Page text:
Dr Stuart P Wilson

Lecturer in Cognitive Neuroscience

Stuart Wilson Address
The University of Sheffield
Sheffield S10 2TP, UK
Tel: (+44) 0114 222 6595
Email: s.p.wilson@sheffield.ac.uk
Room: 2-42


● BSc Psychology & Cognitive Neuroscience, 2006
● MSc (Bio-)Informatics, 2007
● PhD Theoretical Neuroscience, 2011

Research Interests

The aim of my research is to construct theoretical, computational, experimental, and robotic models of the development of brain function, and specifically to develop models of how the brain learns to represent physical spaces, such as that occupied by the body. My current interests are focussed around three overlapping themes, and I am happy to discuss projects with potential collaborators and enthusiastic students interested in either:

Theme 1. ‘Self-organisation as a theory of brain development’: Self-organisation is a general theory of how function is assigned to cortical microcircuits. The theory predicts that a balance between cooperative and competitive interactions in local cortical circuits, consolidated by Hebbian learning, results in similar inputs being represented by nearby neurons. Simulations of cortical self-organisation have mainly concerned vision, where "similar inputs" may translate to ‘pixels at similar retinal locations’ or ‘edges of similar orientation’. My previous work has extended the approach for touch, showing that ‘similar inputs’ can, for example, translate to ‘body parts often touching’. In principle, self-organising models can generate predictions about the functional organisation assigned to any cortical area. In practice, the validity of these models is limited by the accuracy with which model inputs reflect natural developmental experiences. Particularly for ‘higher-order’ cortical areas that combine information from multiple sources, i.e., multisensory or sensorimotor areas, natural interactions between these sources are difficult to synthesize. The project aims to address this bottleneck, by exploiting natural human and animal behaviours to generate inputs for models of map formation. This should help improve our understanding of the developmental mechanisms that underlie disorders of multisensory and sensorimotor integration.
Theme 2. ‘The synthetic littermate project’: How do natural experiences shape the functional organisation of the developing brain? To address this question directly, we have been developing a novel robotic technology - the synthetic littermate (or “surrogate”). The current prototype consists of a biomimetic skin, which encloses camera, microphone, gyroscope, and accelerometer sensors. This allows us to collect naturalistic, multisensory experiences from within a litter of real developing rat pups. Rat pups spend the first two postnatal weeks in large huddles, wriggling closely in a synergy that aids thermoregulation: This primitive, natural ‘huddling’ behaviour presents a rich and continuous source of sensory input to the developing pups, and so provides a unique opportunity to study self-organisation at the interface between natural and artificial systems. Driven by the rich multisensory experiences of a surrogate, self-organising models can be used to derive important predictions about the functional organisation in multisensory cortical areas, about which modern neuroscience knows relatively little. The approach could be used to predict, for example, the receptive field structure of multisensory neurons that represent combinations of somatosensory, visual, and proprioceptive spaces that interact to provide an agent with a sense of where it is in space (body schema). Theme 3. ‘The virtual body schema project’: The body schema can be loosely defined as the representation of the body in space, i.e., how you know you can reach the pint at the bar but not the bottle behind it; that you can fit through the door but not the cat-flap; that you must dive to kick a ball or duck to avoid a punch. Constructed from proprioceptive, somatosensory, visual, and auditory information, the body schema is like a bubble around the body, which includes bodily extensions such as clothes worn and tools wielded. When it goes awry, patients report a fascinating range of symptoms, for example amputees can experience pain originating in phantom hands. Given the importance of body schema to our everyday experience of the world, it is surprising just how little agreement there is between researchers (from philosophers, to neuroscientists, to roboticists) about the fundamentals: Namely, i) how can body schema be objectively defined, ii) how can body schema be objectively measured? The virtual body schema project aims to address these two challenges. Firstly, by constructing a psychological theory of body schema; through a series of experiments designed to explore the body schema as a representation in a space that is e.g., relative and/or absolute, topological and/or metric, innate and/or learnt? Secondly, by constructing a visualisation and virtual representation of a participant's body schema, based on objective psychophysical measurements that may be rendered in realtime to a virtual avatar. An important aim will be to derive a set of principles for the design of body schema for better and safer artificial agents and robots.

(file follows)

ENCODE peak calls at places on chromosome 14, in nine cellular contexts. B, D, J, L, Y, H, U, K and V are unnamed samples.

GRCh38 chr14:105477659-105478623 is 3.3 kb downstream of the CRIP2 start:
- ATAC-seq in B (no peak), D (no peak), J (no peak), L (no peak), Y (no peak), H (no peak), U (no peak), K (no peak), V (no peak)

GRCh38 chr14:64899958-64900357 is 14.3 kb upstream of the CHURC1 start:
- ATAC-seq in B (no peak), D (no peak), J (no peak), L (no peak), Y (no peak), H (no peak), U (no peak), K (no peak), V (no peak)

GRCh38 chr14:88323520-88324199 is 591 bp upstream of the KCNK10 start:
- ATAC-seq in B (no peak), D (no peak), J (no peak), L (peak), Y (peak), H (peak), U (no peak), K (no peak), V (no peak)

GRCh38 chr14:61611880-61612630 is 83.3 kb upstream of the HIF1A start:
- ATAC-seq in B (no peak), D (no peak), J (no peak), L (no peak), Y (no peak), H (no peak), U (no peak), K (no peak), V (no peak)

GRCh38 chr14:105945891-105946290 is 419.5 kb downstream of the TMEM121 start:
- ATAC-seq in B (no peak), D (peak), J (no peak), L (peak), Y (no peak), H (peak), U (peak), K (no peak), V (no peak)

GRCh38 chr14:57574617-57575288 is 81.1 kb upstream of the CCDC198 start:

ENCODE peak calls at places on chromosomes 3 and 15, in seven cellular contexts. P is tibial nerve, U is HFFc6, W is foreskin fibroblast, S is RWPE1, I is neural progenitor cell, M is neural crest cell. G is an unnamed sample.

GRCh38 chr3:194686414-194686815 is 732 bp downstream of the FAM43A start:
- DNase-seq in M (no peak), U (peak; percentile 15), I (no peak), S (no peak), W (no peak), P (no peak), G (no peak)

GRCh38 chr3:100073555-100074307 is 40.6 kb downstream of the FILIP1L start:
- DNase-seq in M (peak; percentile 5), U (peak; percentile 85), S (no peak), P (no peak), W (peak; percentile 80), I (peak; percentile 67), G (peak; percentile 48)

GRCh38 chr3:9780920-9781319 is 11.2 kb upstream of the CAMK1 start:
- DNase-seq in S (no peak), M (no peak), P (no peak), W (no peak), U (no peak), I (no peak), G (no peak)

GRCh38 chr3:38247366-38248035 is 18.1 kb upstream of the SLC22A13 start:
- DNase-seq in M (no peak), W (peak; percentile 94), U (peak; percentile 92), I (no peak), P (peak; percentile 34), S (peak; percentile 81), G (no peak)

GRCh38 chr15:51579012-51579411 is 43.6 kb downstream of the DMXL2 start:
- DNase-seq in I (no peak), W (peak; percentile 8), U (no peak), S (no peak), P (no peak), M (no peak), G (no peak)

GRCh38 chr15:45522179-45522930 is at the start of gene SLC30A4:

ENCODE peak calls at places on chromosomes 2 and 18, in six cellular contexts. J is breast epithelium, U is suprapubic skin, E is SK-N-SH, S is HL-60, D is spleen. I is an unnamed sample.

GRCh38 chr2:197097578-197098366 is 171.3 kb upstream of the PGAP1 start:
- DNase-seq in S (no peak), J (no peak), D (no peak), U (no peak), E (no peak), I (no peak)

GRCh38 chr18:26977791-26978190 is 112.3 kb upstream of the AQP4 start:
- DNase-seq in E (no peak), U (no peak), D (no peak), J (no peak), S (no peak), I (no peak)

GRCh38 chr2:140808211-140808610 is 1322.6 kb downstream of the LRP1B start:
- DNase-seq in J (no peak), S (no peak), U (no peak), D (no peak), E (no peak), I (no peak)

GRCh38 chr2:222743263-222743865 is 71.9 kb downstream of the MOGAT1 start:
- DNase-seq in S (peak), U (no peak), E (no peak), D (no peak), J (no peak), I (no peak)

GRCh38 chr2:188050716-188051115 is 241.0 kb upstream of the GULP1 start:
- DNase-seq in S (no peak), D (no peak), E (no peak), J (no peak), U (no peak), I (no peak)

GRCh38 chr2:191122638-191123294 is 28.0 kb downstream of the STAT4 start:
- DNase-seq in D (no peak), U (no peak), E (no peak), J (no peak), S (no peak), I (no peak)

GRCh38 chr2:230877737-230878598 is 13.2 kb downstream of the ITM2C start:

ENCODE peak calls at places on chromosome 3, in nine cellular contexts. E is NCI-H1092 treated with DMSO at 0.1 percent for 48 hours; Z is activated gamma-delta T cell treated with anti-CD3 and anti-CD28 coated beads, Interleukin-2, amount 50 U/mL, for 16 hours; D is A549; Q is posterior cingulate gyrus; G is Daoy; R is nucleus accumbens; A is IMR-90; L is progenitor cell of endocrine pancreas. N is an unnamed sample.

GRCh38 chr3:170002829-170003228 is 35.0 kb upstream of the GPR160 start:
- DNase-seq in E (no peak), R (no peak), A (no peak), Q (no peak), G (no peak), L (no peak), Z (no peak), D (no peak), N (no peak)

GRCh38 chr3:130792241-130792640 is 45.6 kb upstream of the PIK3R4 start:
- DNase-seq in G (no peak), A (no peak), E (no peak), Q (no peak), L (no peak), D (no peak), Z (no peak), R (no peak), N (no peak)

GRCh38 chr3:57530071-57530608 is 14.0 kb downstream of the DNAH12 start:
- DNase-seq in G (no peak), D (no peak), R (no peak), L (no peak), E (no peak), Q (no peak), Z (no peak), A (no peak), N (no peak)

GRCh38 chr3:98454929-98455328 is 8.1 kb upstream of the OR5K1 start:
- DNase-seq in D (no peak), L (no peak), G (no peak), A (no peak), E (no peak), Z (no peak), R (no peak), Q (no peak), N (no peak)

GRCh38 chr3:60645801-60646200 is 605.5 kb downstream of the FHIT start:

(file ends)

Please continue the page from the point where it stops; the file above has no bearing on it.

A list of key publications can be found below. For a full list of publications please click here

Journal articles

Conference proceedings papers